On the first read, I didn't think I liked it. I wasn't sure, of course, because I didn't really understand the script. I felt absolutely stupid.
On the second read, I understood, but still had issues.
Now, upon seeing it four times during hell week, I have to say that I like it a lot. It is unbearably sad (being a Greek tragedy and all), but really sort of beautiful at the same time.
And one of the best lines ever comes from the script. Well, not best, perhaps. But moving. We'll say it resonated with me. How about that? The father in the piece, played by Don Washburn (who really is a masterful actor, I would love to share a stage with him), reads a letter to his daughter on her wedding day, giving her advice. One of the points in his line is this:
"Continue to give yourself to others because that is the ultimate satisfaction in life - to love, accept, honor and help others."
I've just come out of a very selfish few years, centered all about mememememe... and in giving, I've found my own joy again.
So giving of my time and energy to this piece of art has been very rewarding, indeed. I must say that the Little Theatre is one of the most low drama (er, you know what I mean) and professional theaters that I've ever worked for, and it's always a joy to be associated with the organization.
With this particular production, I don't think anyone really understood the artistic vision until we were presented with the finished product. That could have been disastrous on many different levels, but fortunately worked out for the best - the play looks brilliant. It's at once visually stimulating and thought provoking - funny and disturbing.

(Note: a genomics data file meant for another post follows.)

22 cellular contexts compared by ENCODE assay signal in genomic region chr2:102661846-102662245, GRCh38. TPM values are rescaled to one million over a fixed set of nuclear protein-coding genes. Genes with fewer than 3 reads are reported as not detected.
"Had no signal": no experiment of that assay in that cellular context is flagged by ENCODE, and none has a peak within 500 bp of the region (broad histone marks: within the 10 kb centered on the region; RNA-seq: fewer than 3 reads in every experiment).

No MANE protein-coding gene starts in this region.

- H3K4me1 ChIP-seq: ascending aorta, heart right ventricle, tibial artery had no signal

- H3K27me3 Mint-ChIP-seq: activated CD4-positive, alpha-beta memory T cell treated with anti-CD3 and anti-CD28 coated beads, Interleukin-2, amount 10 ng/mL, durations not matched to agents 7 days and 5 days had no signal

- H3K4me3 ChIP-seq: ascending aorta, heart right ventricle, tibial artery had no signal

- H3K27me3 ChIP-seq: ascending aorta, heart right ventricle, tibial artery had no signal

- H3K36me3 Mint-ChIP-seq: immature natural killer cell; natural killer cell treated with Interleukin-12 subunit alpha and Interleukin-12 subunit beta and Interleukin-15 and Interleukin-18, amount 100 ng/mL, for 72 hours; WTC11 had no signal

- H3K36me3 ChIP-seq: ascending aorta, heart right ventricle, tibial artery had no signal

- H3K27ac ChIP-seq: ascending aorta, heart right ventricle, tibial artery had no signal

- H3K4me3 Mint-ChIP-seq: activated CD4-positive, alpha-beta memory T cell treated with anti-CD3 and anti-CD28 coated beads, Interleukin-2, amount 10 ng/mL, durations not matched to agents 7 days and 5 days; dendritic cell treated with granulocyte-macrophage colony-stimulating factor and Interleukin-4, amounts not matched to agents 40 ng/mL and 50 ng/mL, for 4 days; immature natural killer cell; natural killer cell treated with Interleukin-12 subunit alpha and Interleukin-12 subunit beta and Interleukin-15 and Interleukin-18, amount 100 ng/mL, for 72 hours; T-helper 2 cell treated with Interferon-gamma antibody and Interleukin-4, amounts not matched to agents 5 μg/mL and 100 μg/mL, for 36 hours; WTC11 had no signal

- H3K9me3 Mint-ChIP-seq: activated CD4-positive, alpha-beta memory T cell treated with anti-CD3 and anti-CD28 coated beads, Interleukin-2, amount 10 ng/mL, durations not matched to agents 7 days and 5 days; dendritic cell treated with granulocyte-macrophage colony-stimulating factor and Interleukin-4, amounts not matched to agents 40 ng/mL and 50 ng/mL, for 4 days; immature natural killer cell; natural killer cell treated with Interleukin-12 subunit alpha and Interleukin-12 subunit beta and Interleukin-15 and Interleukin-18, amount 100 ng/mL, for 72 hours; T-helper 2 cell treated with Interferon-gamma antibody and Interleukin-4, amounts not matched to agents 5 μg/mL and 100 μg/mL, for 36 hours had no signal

I wish that I had pictures to show you, but the best way to explain it is that the Underworld is an archaeological dig, and there are partially exposed treasures of all of the resident's most prized posessions. There are liquor bottles, barbie dolls, toys, sports equipment, video game consoles, bicycles, and every other thing you can think of partially covered with a layer of "sediment" that has washed over it from the river.
This sediment had to also cover the costumes of the actors. Yikes. So I dyed.
And I glued.
And I dyed again. And got weird looks from the neighbors as I did so.
But the finished products - well worth the effort.
The chorus of stones from the late 1800s, the 1950s and the 1980s, respectively, and then the title character, Eurydice (The BEAUTIFUL and photogenic Natasha), as she steps off the elevator that delivers her to the Underworld.
Finally, here's a link to Chriselda Reyes' gorgeous photographic slideshow, which has more pictures of the actors, costumes and set, and will maybe explain where I've been for the last month. Enjoy.